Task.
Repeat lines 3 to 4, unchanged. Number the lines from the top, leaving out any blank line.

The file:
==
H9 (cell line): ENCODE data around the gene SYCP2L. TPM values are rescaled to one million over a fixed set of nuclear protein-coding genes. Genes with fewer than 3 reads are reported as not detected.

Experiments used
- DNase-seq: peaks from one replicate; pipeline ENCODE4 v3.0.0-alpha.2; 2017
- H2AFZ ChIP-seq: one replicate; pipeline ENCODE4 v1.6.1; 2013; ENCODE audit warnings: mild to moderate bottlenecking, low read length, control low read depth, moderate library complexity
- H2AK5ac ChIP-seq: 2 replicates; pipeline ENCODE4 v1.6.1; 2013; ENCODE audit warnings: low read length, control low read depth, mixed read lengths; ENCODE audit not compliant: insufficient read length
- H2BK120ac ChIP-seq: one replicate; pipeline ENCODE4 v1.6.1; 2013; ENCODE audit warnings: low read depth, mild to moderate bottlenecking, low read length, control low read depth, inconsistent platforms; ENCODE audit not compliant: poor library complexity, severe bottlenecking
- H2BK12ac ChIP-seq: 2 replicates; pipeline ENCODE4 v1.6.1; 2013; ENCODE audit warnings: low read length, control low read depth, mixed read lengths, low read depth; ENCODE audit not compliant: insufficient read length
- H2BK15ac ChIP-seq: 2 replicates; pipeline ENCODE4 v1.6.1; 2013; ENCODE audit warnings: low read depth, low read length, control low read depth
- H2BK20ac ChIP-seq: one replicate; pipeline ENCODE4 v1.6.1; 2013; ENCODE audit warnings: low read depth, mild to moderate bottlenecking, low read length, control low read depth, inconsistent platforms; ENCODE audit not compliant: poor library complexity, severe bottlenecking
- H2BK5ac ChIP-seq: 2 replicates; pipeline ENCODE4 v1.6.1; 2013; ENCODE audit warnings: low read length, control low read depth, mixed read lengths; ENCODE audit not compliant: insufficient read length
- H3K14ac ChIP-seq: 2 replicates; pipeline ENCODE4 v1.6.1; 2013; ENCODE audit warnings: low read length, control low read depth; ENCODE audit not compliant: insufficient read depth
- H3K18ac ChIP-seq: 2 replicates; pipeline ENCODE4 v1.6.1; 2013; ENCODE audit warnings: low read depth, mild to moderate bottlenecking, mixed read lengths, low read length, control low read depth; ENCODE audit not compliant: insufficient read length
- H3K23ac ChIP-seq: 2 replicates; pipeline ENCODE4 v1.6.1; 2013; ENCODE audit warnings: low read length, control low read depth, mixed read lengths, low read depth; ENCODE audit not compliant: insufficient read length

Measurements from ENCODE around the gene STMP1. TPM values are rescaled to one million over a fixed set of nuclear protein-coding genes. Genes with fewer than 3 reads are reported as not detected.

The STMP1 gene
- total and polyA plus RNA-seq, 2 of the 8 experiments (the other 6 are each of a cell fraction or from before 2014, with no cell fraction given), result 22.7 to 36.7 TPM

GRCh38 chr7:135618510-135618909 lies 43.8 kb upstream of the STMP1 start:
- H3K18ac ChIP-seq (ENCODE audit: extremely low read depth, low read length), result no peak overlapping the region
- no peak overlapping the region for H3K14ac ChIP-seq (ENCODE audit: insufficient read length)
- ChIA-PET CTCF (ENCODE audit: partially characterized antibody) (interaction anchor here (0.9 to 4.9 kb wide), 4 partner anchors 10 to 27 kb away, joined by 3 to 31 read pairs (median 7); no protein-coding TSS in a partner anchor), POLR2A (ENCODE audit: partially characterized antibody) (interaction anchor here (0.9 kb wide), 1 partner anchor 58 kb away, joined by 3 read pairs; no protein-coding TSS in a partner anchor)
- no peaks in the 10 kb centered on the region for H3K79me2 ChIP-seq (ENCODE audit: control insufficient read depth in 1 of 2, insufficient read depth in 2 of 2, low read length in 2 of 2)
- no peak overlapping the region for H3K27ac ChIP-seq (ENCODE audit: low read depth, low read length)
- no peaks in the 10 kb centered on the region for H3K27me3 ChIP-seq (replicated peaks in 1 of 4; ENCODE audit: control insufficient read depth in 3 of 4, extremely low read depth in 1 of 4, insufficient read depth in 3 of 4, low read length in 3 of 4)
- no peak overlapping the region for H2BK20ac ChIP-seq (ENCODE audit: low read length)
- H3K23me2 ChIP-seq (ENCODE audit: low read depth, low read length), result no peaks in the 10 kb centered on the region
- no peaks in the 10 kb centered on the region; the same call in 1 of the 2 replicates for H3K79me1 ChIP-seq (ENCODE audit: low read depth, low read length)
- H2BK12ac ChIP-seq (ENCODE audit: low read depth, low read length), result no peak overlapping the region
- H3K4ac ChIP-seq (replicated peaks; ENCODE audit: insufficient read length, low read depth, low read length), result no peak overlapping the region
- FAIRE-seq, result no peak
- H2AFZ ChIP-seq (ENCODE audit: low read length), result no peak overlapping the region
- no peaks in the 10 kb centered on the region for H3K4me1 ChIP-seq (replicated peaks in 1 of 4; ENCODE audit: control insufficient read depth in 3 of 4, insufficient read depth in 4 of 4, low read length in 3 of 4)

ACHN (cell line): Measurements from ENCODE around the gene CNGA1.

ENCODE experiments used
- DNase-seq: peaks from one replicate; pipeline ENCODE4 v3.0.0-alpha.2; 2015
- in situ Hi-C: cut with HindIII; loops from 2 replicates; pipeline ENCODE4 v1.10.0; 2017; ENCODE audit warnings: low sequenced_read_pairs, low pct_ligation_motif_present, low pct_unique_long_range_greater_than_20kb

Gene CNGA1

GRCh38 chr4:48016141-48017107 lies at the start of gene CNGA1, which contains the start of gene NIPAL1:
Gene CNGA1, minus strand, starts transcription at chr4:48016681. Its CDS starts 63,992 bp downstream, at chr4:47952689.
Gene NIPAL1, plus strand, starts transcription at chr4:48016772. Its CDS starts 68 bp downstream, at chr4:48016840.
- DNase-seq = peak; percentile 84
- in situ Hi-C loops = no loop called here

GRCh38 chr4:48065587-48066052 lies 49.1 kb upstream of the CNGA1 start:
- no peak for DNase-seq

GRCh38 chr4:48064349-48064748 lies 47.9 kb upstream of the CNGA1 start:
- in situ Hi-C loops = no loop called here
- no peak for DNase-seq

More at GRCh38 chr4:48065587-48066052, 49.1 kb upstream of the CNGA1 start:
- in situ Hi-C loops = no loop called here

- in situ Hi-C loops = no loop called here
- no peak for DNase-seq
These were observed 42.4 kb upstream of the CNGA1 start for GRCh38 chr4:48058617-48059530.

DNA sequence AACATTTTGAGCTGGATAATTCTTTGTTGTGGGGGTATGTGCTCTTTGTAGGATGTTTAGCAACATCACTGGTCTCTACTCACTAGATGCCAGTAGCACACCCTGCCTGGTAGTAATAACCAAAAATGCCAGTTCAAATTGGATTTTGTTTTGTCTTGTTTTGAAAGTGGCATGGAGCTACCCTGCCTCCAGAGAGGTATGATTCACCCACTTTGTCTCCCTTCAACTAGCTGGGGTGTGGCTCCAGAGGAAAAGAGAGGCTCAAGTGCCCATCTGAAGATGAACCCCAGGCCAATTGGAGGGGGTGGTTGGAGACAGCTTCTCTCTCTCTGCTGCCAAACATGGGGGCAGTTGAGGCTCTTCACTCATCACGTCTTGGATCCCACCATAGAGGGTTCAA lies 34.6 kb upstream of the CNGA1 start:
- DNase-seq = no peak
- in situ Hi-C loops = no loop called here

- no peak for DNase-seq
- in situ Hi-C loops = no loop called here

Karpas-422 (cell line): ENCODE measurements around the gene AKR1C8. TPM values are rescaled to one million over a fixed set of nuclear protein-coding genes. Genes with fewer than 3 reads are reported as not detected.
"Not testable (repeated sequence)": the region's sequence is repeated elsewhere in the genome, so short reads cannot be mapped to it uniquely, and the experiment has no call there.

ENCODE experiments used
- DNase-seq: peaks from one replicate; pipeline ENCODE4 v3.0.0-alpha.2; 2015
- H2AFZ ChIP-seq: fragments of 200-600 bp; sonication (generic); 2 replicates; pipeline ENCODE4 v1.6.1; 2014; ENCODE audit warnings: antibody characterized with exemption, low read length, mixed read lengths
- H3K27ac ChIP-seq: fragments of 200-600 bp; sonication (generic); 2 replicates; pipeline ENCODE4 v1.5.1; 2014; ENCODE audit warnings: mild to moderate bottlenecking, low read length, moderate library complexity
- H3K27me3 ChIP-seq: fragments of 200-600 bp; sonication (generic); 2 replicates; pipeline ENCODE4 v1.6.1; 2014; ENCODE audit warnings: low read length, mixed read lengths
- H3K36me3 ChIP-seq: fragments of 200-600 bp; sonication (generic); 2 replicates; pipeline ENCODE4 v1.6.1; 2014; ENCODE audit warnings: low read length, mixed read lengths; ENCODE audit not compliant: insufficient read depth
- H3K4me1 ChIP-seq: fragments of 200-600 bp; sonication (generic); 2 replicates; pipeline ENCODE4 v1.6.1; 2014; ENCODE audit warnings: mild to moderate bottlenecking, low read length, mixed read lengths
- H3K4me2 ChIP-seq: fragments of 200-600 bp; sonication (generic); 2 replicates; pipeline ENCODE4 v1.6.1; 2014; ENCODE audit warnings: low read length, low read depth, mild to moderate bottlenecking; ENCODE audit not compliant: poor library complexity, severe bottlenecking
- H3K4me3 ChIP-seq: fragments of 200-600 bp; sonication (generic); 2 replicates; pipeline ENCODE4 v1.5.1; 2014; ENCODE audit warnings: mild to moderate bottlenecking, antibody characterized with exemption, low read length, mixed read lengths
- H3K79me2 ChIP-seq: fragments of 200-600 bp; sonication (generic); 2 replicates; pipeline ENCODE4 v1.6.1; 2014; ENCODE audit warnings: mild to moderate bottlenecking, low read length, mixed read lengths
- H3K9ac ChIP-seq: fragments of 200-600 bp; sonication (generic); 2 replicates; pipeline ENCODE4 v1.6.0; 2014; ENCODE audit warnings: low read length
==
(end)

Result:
- DNase-seq: peaks from one replicate; pipeline ENCODE4 v3.0.0-alpha.2; 2017
- H2AFZ ChIP-seq: one replicate; pipeline ENCODE4 v1.6.1; 2013; ENCODE audit warnings: mild to moderate bottlenecking, low read length, control low read depth, moderate library complexity